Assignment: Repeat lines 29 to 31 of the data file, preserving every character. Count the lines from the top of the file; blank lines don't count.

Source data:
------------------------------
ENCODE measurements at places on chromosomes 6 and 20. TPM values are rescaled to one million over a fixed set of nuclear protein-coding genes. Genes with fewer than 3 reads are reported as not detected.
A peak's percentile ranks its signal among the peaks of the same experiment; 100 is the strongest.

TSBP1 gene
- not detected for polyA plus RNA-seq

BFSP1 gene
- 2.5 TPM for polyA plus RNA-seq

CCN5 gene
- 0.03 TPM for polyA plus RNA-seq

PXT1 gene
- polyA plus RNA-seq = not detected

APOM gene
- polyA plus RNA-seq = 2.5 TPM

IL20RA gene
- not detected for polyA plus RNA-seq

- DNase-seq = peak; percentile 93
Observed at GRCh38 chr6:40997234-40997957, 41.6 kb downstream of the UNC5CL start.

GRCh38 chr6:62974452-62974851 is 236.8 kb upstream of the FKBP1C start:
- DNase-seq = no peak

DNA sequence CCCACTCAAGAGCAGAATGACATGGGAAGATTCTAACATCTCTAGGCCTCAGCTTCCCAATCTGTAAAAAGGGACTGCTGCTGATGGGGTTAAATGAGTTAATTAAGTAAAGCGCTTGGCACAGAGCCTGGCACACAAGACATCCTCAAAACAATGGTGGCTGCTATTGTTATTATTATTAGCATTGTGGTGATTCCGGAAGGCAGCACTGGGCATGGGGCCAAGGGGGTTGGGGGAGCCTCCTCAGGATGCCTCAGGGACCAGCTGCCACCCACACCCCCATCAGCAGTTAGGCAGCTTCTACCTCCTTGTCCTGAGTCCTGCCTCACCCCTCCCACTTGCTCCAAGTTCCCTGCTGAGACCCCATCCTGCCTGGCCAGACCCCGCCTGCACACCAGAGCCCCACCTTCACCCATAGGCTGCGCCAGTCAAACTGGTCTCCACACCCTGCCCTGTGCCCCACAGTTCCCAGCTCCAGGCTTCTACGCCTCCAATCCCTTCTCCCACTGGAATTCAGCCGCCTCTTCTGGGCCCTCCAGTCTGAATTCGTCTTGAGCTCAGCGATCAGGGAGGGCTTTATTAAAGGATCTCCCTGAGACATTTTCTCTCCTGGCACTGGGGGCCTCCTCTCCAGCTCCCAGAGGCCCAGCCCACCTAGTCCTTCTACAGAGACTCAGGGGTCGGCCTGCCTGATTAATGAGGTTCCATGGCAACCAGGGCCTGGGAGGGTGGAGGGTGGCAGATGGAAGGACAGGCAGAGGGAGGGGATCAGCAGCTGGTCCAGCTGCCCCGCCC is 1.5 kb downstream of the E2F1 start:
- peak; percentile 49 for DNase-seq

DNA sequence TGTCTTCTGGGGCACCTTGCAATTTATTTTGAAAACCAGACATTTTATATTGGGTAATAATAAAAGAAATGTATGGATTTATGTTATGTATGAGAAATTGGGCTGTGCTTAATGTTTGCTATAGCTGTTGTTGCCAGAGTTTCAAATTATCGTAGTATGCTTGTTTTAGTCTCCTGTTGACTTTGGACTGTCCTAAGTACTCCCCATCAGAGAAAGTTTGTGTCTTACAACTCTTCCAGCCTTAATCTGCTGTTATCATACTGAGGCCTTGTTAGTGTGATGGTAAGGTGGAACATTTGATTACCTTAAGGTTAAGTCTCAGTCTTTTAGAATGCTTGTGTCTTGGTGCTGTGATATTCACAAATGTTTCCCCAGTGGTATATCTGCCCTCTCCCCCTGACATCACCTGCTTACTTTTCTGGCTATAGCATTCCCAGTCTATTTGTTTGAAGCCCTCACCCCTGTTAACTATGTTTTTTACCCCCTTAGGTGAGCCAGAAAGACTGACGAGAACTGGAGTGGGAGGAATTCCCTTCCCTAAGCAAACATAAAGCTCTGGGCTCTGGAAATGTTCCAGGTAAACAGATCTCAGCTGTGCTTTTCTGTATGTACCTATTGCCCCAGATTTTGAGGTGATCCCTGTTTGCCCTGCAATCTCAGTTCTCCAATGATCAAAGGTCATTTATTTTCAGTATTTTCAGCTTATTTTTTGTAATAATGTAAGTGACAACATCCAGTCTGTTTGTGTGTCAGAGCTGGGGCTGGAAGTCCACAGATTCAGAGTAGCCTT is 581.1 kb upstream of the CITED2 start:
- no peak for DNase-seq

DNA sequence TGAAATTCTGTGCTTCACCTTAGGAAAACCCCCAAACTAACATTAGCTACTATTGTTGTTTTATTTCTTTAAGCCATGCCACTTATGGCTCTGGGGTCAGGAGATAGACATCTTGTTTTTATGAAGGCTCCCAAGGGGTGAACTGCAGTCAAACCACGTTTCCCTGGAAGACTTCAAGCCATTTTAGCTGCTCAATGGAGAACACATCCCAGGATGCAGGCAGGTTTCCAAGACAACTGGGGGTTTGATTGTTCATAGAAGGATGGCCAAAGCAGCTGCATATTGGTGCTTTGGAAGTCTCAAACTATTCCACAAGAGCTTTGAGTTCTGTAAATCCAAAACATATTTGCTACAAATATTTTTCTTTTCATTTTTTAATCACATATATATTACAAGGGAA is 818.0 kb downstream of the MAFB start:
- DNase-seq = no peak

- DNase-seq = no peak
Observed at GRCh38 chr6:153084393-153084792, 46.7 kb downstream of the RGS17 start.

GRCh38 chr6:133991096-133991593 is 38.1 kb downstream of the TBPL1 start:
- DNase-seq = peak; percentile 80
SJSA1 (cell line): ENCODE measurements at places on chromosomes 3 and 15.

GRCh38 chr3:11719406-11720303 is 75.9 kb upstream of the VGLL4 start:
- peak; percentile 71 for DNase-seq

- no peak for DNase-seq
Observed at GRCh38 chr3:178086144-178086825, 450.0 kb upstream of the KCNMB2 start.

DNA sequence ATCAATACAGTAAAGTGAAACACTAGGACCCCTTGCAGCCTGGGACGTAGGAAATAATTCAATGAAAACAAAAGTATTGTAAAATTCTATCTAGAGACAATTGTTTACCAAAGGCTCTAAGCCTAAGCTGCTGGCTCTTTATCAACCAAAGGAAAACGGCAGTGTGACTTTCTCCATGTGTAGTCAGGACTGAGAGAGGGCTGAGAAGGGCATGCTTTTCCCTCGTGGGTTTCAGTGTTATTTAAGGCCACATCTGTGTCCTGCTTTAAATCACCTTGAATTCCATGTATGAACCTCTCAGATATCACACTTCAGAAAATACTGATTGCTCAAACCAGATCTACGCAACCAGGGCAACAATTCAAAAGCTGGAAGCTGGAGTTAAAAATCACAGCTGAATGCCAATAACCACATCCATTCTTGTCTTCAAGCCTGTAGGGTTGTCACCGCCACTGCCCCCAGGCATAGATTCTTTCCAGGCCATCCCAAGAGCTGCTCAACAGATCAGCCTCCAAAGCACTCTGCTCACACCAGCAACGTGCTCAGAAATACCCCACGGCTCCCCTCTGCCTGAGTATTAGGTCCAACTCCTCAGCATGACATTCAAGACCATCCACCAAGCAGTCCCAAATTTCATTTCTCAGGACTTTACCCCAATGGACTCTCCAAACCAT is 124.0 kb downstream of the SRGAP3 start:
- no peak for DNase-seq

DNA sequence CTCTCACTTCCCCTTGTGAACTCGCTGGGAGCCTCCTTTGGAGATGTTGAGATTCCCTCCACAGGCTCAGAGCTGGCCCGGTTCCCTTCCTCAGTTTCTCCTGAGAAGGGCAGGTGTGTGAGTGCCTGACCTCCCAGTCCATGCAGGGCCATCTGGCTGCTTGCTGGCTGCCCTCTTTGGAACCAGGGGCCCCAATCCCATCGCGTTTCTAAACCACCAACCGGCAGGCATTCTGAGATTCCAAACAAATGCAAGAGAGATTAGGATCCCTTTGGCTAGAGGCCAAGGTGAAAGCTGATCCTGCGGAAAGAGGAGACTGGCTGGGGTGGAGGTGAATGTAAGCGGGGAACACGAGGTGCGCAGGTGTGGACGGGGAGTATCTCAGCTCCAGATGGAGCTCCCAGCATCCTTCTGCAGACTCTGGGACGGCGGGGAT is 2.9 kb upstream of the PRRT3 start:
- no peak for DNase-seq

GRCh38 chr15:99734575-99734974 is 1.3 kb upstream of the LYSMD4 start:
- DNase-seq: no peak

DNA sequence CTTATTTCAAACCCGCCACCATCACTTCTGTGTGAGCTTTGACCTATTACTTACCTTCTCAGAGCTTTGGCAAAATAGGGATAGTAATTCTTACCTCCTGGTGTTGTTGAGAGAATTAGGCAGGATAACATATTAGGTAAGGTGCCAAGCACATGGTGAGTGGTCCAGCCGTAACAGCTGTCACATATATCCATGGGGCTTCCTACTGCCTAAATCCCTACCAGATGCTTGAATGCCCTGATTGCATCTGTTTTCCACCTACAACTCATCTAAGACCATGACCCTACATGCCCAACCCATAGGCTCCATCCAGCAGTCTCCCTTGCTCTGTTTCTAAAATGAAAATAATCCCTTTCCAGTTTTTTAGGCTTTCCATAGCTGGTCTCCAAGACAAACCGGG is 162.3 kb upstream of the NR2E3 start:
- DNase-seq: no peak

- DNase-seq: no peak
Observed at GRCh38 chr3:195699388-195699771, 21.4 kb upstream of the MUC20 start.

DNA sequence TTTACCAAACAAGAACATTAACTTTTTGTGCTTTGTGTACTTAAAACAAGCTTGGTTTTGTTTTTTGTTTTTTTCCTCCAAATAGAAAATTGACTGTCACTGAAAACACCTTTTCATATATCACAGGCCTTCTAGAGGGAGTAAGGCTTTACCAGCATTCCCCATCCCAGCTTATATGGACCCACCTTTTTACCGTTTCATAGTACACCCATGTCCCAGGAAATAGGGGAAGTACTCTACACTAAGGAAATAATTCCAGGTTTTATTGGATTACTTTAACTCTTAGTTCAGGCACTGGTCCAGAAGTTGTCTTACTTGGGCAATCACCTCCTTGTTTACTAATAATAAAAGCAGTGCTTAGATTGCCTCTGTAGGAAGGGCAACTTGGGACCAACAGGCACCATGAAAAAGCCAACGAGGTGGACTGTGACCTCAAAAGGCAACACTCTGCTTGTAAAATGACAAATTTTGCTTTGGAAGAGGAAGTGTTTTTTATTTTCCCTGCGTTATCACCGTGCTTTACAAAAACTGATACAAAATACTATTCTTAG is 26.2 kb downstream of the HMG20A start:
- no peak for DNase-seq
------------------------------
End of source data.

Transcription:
SJSA1 (cell line): ENCODE measurements at places on chromosomes 3 and 15.

GRCh38 chr3:11719406-11720303 is 75.9 kb upstream of the VGLL4 start:
- peak; percentile 71 for DNase-seq